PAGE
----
Anne Doyle: ‘Do I miss RTÉ? It sounds kind of rude to say no’

Almost two years after leaving our screens, the former newsreader is returning to host a new quiz show. What else has she been up to since she left the RTÉ newsroom?

Anne Doyle: ‘I’ve had streaks of depression. I know what it is, and it’s a bitch. It can be crippling.’ Photograph: David Cantwell. Styled by Grace Moore

Anne Doyle: ‘I’ve had streaks of depression. I know what it is, and it’s a bitch. It can be crippling.’ Photograph: David Cantwell. Styled by Grace Moore


Anne Doyle arrives for our interview at precisely the arranged time, down to the second. When your job as a newsreader obliged you to live by the clock for many years, punctuality must become part of your DNA.

“I get very anxious about time, and I suffer from punctuality,” she says, in that distinctive, beautifully clear voice that resonates with gravitas, confidence and professionalism. In fact, I associate Doyle’s voice so much with news broadcasts that it’s with mild confusion I hear her order a cappuccino. That’s not something she ever announced on the Nine O’Clock News.

On Christmas Day it will be exactly two years since Doyle read her final broadcast for RTÉ. She had been with the station for 33 years, and decided to retire at 60, much to the dismay of the viewing public.

On leaving, she turned down all media requests for interviews. Why was that? “I didn’t see any great point,” she explains now, thinking carefully about her reply. “Quite a lot of my colleagues were leaving at the same time, and I didn’t think it was appropriate for me to be giving interviews, just because people knew my face from television. I don’t mean to sound either humble or obsequious, but my fellow departing colleagues would have given more sterling service than I.”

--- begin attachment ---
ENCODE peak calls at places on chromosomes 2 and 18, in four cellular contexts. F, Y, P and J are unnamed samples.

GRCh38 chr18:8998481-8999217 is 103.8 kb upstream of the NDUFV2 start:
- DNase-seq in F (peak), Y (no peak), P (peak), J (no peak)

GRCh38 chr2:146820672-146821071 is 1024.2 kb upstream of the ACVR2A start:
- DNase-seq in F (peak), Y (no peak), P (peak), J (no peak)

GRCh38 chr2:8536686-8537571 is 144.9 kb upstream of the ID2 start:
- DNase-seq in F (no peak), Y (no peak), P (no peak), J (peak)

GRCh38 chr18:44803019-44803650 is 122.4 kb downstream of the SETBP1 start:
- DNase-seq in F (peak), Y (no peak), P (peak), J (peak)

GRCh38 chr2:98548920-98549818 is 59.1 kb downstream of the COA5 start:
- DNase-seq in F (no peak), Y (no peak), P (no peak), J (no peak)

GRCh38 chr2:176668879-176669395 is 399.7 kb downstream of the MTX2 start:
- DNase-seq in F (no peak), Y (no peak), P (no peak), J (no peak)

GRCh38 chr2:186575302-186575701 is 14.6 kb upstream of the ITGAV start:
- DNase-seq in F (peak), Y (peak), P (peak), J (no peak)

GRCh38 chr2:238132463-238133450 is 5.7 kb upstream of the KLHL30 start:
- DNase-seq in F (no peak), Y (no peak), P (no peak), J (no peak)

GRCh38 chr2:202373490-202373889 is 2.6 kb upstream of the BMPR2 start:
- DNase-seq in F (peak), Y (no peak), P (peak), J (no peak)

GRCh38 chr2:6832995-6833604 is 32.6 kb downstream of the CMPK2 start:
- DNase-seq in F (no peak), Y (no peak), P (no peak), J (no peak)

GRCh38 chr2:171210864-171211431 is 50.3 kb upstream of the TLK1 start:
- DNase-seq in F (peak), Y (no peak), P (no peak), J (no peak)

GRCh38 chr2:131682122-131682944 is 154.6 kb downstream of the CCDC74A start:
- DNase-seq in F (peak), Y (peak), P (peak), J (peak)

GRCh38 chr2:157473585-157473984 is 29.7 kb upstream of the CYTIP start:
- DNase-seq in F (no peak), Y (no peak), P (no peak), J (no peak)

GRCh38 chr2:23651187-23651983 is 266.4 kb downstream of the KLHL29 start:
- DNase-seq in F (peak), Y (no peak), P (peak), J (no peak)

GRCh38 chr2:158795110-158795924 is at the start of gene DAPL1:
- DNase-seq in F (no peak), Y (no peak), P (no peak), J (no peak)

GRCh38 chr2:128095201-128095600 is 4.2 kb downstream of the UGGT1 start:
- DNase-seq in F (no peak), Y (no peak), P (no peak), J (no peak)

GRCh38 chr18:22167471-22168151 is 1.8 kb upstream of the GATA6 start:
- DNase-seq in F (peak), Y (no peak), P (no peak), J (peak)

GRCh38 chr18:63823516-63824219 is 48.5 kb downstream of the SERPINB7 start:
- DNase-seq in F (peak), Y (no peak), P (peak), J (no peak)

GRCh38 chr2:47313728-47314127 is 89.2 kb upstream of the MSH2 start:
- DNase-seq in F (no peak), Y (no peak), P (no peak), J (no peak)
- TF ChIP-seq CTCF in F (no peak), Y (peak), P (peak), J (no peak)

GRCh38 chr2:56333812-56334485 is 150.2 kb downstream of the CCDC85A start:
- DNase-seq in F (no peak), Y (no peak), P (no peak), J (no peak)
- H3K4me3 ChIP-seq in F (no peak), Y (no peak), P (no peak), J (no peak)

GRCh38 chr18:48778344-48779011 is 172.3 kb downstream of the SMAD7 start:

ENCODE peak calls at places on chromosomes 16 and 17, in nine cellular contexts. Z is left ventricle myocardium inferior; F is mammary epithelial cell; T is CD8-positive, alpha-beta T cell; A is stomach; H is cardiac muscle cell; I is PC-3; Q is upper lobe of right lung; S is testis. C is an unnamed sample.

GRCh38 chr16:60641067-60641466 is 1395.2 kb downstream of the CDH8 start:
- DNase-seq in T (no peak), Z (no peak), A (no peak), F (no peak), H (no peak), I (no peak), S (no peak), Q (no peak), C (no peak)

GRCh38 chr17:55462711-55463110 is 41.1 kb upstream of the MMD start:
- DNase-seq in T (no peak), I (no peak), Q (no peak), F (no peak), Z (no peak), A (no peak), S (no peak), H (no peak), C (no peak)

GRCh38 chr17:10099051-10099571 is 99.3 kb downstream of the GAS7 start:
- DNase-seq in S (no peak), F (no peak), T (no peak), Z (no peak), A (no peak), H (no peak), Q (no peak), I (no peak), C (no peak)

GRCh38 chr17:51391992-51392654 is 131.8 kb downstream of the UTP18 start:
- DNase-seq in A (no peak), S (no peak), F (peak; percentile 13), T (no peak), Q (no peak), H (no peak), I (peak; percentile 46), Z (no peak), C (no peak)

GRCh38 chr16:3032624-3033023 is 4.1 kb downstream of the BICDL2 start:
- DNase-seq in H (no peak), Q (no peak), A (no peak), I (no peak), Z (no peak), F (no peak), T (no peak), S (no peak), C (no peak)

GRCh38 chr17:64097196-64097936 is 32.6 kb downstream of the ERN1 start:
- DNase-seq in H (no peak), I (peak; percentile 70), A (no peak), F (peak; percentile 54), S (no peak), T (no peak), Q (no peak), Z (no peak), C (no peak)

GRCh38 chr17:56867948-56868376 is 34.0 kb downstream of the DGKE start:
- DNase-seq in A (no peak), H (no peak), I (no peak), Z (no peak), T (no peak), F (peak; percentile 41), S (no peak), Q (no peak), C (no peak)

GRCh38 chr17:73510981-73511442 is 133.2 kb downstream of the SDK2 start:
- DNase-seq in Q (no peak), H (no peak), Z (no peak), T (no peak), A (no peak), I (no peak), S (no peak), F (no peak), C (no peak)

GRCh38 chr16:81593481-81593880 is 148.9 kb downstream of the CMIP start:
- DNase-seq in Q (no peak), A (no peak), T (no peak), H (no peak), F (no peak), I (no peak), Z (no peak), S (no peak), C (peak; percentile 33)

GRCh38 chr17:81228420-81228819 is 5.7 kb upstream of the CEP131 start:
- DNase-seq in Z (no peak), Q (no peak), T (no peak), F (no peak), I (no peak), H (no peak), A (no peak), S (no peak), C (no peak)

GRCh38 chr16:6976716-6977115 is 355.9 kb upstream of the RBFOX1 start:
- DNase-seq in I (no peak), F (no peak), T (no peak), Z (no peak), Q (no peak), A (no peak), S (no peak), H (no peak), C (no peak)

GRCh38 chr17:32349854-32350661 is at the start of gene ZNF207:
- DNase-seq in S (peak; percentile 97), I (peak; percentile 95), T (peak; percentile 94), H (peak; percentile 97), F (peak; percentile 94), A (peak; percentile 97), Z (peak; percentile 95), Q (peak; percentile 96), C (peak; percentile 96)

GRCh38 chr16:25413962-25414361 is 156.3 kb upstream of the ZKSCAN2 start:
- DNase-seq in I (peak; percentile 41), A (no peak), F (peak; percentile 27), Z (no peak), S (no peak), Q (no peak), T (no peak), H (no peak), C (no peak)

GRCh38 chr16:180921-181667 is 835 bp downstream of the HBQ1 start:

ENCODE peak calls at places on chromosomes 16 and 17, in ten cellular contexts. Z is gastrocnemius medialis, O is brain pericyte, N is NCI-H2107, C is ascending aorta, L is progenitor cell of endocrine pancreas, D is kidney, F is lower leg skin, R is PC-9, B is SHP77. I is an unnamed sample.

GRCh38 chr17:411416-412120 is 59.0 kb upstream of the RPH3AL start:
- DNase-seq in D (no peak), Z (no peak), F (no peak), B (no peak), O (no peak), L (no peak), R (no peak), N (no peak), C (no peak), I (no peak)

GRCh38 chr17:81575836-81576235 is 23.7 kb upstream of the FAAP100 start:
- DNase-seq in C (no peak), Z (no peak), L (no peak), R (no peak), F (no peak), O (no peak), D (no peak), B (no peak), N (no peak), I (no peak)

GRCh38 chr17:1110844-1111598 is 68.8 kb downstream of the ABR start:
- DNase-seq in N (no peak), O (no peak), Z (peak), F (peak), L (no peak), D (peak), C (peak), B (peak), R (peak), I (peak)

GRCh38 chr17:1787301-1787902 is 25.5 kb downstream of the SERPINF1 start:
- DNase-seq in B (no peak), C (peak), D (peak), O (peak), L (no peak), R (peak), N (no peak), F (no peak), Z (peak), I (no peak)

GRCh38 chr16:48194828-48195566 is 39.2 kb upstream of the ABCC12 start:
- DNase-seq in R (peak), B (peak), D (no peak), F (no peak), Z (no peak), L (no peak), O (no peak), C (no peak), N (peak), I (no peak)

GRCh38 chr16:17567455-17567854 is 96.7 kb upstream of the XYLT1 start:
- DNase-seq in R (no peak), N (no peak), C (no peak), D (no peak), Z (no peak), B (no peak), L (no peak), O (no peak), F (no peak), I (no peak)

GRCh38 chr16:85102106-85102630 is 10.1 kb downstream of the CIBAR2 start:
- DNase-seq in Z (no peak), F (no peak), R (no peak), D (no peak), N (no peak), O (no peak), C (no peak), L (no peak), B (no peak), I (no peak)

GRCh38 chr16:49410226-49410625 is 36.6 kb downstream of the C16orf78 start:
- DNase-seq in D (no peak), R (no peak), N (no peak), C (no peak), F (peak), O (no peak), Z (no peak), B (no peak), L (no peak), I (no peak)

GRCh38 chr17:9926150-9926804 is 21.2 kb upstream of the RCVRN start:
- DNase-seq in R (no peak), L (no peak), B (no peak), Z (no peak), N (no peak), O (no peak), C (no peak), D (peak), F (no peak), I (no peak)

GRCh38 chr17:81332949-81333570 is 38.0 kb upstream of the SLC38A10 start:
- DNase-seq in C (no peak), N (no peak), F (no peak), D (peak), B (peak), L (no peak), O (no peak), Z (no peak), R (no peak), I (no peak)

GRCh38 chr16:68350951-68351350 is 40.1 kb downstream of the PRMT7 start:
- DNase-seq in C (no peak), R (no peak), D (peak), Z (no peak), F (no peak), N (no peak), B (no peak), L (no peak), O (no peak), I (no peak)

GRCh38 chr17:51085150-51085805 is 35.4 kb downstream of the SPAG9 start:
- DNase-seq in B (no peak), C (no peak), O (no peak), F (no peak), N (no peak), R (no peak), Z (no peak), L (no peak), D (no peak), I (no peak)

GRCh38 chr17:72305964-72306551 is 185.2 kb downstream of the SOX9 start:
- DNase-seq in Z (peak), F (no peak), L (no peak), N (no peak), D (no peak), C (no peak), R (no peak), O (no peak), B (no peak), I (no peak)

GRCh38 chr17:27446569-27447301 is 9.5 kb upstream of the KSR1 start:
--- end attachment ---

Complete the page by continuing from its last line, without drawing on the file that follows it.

Does she miss RTÉ? “It sounds kind of rude to say no,” she says crisply, and then grins. “I still see my friends, but the actual work, no. I had no idea what the future would be like when I left RTÉ, but as a woman who enjoys spending her time in quite a hedonistic kind of way, I thought it would be all right and it has been.”

On December 1st, Doyle will be returning to RTÉ television to host a new quiz show, Division. The show is a pilot, and just one has been recorded to date, but if it’s commissioned we will be seeing more of Doyle on prime-time television again.

In the two years since retiring, Doyle has had a number of offers, most of which she has turned down.

“I was asked to go on Celebrity Masterchef, and as anyone who knows me can tell you, I don’t cook at all,” she laughs. The approach from Vision Independent Productions to host a quiz show intrigued her. “I quite like quizzes, and I’ve hosted the odd one over the years for charity,” she says.

Division uses a knock-out format. There will be two teams of 16 people, none of whom previously know each other, in a red or blue team. “The contestants are in things that look like sheds, with Perspex fronts, but we can hear and see what they’re saying,” Doyle explains. In the end, two contestants face off against each other to win €5,000.

Sample question? “Which province hasn’t produced a taoiseach? I remember that one, because I’m interested in politics.”

Stamp of approval
One of the questions that might turn up is: which RTÉ personalities appeared on postage stamps in 2011 to mark the station’s 50th anniversary? There were three, and one of them was Doyle.